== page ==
Here's a decent list of what we want to do starting from the outside and then the inside...

So, now the goals/checklist for what we want to do
Outside:
1. The rubber roof is torn/cracked/weathered so that brings on the need for a new roof. Been reading into a lot of different things, and I'm undecided on TPO or the liquid roof. I read that the liquid roof can be applied straight over the wood if an oil based primer is used first. That appeals to me, as well as the price, but not sure it's the way to go...
1a. Will need to replace at least 1 section of plywood on the front of the roof
1b. Will likely need to replace at least 2-3 roof joists
2. Fix the current solar array- The previous owner added two solar panels, and ran them through the roof but not sure how to power it up etc... so that will take research and probably a new charger unit.
3. New vent fans/ all weather covers 1 cover is broken, and both fans are super loud so I am hoping to find something that's a little cheaper but quieter
4. New exterior lights, 4 flood lights at each corner of the camper, 2 spot lights towards the back for night time cooking, 2 more lights towards the front for general lighting, LED strips along the top of the camper (under the awning) for mood, under carriage lighting, pass through storage, 2 lights on the front facing the propane tanks and batteries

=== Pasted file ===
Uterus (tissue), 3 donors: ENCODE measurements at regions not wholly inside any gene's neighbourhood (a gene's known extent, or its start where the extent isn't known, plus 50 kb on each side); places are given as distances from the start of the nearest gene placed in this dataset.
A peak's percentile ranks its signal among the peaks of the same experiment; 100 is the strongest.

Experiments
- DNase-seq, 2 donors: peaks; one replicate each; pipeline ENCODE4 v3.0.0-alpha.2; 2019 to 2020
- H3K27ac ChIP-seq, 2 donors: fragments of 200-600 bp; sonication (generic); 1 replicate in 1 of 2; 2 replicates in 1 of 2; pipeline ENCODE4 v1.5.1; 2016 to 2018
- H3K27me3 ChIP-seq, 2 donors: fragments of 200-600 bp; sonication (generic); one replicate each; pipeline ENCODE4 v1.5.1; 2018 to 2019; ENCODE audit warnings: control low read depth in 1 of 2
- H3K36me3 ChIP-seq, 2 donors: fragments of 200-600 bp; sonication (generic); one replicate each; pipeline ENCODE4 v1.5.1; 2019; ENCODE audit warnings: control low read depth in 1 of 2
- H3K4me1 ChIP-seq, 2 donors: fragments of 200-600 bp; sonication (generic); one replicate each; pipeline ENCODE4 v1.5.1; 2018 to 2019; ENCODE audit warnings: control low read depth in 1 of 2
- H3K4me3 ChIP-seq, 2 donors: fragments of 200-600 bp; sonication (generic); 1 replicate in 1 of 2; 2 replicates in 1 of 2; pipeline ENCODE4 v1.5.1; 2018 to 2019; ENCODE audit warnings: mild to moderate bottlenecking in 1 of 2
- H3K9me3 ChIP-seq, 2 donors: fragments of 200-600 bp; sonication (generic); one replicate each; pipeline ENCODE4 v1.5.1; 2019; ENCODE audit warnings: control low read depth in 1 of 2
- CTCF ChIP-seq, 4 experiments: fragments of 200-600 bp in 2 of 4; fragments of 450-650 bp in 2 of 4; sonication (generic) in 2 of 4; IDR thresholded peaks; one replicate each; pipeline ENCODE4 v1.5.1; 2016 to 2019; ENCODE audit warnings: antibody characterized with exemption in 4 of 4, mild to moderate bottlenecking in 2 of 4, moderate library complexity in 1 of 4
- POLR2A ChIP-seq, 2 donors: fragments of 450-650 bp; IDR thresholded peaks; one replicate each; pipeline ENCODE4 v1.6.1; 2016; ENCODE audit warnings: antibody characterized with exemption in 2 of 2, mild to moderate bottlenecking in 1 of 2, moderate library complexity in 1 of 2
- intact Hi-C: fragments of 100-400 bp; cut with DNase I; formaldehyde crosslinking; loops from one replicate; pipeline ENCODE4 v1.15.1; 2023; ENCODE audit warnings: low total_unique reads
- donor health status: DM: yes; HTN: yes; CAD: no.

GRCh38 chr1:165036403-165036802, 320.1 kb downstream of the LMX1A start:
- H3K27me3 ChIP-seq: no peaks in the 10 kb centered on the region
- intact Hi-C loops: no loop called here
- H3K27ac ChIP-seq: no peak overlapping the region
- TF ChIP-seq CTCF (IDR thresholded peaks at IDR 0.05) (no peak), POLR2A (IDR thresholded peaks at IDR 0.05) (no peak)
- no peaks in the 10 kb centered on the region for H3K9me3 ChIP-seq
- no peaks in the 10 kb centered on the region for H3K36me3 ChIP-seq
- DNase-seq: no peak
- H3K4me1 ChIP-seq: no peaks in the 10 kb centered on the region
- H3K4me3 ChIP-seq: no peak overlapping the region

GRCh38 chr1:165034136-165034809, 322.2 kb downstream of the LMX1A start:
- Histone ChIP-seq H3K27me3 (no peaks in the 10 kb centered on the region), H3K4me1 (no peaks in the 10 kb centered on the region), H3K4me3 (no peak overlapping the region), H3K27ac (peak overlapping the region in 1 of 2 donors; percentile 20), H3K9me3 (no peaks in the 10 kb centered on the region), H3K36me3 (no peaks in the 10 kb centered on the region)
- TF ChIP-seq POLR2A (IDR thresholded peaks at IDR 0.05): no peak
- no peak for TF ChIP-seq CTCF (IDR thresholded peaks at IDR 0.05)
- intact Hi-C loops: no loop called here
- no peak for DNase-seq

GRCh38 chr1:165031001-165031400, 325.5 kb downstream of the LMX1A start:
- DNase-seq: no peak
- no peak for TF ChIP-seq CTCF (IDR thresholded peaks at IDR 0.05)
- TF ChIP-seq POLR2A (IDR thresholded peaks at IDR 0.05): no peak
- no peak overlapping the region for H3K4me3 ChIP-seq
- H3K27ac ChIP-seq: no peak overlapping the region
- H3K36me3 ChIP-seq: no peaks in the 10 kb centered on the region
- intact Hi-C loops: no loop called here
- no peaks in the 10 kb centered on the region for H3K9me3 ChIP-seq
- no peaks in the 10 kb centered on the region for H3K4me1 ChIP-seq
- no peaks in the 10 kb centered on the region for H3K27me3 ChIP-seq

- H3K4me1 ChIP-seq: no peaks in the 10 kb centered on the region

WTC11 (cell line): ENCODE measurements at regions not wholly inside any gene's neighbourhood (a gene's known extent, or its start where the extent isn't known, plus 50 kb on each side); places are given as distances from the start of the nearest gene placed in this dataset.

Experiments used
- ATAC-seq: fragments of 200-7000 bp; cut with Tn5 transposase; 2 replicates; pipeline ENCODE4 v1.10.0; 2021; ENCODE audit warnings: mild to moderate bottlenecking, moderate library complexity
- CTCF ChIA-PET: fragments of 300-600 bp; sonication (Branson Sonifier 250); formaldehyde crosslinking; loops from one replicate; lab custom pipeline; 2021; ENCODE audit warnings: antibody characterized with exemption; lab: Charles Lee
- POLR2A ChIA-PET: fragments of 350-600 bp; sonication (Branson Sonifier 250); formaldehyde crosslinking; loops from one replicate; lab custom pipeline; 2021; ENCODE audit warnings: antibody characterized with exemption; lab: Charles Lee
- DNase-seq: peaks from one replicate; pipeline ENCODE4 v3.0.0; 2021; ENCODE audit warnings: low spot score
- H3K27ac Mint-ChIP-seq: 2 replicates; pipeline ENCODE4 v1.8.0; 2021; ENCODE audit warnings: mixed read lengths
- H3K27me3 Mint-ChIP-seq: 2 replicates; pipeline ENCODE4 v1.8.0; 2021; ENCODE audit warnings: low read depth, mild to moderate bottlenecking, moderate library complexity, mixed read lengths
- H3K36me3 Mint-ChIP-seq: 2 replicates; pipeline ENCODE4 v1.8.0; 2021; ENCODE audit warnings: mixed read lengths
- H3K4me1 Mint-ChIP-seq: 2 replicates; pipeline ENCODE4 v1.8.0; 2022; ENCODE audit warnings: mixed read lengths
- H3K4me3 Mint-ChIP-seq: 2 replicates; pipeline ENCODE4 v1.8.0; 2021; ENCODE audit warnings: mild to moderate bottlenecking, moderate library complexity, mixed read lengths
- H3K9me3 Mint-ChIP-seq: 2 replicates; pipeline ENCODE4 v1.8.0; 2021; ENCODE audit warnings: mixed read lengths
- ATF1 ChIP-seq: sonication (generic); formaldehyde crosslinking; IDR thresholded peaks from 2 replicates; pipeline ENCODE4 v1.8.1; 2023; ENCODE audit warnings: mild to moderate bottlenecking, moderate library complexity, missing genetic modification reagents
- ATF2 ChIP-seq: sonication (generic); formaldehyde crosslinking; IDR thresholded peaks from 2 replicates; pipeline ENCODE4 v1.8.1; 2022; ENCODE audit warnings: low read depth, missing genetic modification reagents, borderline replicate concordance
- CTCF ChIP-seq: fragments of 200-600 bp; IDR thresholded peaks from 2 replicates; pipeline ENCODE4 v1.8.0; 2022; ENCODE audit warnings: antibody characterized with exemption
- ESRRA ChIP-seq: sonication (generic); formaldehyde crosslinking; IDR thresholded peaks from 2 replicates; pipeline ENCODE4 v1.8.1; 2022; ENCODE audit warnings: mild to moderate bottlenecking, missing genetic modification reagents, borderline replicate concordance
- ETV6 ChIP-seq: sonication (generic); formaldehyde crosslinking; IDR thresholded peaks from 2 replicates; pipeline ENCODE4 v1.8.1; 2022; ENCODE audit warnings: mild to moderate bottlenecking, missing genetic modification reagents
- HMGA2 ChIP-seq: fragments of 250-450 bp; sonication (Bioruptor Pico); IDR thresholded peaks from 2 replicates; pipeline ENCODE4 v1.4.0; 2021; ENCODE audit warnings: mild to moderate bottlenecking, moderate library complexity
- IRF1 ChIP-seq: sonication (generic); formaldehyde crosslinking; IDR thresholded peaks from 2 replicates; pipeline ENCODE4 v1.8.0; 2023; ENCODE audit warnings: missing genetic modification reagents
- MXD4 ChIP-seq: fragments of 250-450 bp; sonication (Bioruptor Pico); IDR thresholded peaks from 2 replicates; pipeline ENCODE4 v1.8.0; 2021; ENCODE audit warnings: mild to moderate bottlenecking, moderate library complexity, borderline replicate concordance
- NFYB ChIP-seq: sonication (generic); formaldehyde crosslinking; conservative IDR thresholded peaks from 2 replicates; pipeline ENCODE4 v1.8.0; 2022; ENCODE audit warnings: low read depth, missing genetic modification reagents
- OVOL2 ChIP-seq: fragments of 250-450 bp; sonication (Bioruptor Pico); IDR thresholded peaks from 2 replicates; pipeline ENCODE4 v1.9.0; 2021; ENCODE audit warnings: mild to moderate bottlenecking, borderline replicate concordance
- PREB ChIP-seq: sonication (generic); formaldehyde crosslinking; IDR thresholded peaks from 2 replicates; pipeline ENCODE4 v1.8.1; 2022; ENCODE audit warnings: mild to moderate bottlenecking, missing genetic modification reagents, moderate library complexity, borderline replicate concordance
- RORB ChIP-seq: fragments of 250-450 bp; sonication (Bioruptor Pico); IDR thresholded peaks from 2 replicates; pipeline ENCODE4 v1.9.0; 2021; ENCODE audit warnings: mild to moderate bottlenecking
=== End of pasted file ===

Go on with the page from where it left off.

5. New battery box/tool storage- Saw a post where someone made a diamond plated box and he had 2 batteries on one side with a separator to be able to load levelers and other items on the other side. Will likely somewhat mimic that idea.
6. New rear bumper
6a. Bike rack for 4 bikes, will likely need to be custom built
6b. Ice chest carrier/wood carrier I have a hitch rack I bought that has a storage bag, or box that should be able to fit what I would need. I may need to customize that too, maybe a double decker design ice chest on top, wood below... Not sure yet